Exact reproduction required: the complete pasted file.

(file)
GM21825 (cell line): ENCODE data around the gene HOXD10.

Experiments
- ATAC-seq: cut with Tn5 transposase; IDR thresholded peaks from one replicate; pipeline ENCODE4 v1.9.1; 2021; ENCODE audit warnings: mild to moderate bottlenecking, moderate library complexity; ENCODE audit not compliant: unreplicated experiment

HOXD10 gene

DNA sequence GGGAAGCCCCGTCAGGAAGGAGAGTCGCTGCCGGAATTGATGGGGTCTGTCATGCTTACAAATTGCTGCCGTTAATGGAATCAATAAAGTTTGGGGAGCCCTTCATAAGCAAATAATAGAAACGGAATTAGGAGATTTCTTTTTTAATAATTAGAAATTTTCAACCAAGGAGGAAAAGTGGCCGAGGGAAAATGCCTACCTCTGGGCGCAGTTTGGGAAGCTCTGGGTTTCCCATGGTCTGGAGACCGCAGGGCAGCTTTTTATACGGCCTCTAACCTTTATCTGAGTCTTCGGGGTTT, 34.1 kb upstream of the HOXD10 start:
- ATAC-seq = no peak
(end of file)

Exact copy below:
GM21825 (cell line): ENCODE data around the gene HOXD10.

Experiments
- ATAC-seq: cut with Tn5 transposase; IDR thresholded peaks from one replicate; pipeline ENCODE4 v1.9.1; 2021; ENCODE audit warnings: mild to moderate bottlenecking, moderate library complexity; ENCODE audit not compliant: unreplicated experiment

HOXD10 gene

DNA sequence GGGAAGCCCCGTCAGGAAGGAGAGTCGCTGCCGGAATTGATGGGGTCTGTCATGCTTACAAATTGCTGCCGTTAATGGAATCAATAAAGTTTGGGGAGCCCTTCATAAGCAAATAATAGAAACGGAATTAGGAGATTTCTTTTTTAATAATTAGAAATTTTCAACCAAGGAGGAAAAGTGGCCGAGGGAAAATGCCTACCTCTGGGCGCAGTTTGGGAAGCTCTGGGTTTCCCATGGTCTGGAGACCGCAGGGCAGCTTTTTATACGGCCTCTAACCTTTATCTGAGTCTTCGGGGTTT, 34.1 kb upstream of the HOXD10 start:
- ATAC-seq = no peak